Canadian Consumers Conflicted About Safety of Electronic Personal Information, but Trust Companies


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Consumers from the Great White North worry that Canadian businesses are vulnerable to cyberattacks yet trust that companies are doing their best to protect the personal information of customers, according to a new fraud survey by the 2017 Chartered Professional Accountants of Canada.

The numbers are nearly identical, with 72 percent of survey respondents concerned that businesses are vulnerable to cyberattacks, and 73 percent saying the trust that businesses “are doing the best they can.”

The percentage of Canadians who fear identity theft (66 percent) has fallen significantly since last year (74 percent). But the percentage of Canadians who fear that someone who shouldn’t have their personal information, does indeed have it (39 percent), has grown since last year’s survey (35 percent).

Perceptions about the safety of personal information and trust in business could drastically change by the time the next survey is conducted. Canada’s tightened up data breach notification laws take effect later this year.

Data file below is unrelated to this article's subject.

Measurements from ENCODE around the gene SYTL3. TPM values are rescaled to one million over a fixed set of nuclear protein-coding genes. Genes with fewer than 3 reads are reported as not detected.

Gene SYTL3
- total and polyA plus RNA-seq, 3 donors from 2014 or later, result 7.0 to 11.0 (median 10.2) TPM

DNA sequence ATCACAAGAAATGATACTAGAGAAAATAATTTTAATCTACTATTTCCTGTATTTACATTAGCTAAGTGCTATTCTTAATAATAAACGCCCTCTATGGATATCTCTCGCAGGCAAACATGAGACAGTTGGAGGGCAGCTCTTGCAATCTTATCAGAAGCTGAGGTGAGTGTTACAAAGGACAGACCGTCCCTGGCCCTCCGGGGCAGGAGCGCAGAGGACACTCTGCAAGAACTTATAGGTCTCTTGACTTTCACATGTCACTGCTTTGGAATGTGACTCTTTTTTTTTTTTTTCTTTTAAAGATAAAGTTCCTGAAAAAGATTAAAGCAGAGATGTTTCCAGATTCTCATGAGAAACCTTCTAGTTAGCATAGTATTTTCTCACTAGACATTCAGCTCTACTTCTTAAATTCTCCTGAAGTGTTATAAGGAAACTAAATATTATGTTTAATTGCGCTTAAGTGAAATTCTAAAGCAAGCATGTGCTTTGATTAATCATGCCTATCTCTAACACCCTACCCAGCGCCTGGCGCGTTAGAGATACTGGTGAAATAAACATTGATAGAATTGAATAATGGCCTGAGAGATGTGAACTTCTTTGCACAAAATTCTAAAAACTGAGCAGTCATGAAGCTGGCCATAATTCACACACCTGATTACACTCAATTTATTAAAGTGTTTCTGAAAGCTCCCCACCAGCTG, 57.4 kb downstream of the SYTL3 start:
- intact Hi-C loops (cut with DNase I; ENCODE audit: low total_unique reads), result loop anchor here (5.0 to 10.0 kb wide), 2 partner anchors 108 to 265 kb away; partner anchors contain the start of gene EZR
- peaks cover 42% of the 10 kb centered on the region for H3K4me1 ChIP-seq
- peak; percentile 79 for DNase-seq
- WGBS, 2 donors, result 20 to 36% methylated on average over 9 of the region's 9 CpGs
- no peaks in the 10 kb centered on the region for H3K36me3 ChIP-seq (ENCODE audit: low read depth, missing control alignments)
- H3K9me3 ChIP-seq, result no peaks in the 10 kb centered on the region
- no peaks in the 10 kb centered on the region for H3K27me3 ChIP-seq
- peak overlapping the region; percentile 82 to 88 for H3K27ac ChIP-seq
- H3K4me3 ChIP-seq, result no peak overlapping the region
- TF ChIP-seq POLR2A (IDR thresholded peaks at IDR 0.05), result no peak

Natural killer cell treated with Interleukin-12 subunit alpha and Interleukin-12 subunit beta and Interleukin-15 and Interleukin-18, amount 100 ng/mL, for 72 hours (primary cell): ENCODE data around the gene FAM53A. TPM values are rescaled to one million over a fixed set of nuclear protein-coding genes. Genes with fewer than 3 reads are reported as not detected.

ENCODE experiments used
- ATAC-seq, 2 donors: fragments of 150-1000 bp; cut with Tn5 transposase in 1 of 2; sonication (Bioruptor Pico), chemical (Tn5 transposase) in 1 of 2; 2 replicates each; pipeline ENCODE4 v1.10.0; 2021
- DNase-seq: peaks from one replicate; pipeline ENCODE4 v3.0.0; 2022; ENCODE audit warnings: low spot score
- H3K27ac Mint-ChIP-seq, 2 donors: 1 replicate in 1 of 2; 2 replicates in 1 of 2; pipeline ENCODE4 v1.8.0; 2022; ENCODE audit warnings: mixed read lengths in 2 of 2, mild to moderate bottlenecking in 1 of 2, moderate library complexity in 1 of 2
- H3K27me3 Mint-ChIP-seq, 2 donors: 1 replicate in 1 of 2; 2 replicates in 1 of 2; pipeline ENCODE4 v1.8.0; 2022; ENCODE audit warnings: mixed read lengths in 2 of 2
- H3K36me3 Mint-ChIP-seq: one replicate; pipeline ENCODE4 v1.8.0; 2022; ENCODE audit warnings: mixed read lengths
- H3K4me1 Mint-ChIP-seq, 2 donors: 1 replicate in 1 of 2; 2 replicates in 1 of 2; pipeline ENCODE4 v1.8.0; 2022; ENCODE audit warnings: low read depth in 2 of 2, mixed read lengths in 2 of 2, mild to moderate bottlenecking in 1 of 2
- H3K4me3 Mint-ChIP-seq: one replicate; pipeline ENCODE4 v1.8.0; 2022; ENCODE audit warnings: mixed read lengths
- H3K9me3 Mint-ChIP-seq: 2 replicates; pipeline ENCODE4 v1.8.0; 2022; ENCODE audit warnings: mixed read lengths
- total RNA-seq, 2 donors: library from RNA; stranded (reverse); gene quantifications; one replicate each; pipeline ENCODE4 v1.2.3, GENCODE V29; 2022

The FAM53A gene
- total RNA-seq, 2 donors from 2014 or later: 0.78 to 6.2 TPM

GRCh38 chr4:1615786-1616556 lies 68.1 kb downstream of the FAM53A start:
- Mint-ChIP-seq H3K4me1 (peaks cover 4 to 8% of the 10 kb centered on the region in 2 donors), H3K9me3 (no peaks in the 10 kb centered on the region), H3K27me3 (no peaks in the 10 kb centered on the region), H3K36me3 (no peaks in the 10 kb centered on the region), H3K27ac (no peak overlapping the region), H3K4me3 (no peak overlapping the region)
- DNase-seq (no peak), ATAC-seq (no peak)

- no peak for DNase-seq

Some privacy professionals warn that there could be a huge uptick in breach reporting as guidance from the Canadian Securities Administrators requires companies to report more information about cyberattacks, and expected Digital Privacy Act regulations will require more breaches to be reported.

As companies more frequently report their breaches, consumers could begin to feel differently about what “the best they can” means.

The survey also found that 75 percent of respondents have learned from the news media how to protect their personal information. How the news media report what will likely be more on-the-record data breaches will surely influence how consumers view the efforts of companies to protect data.

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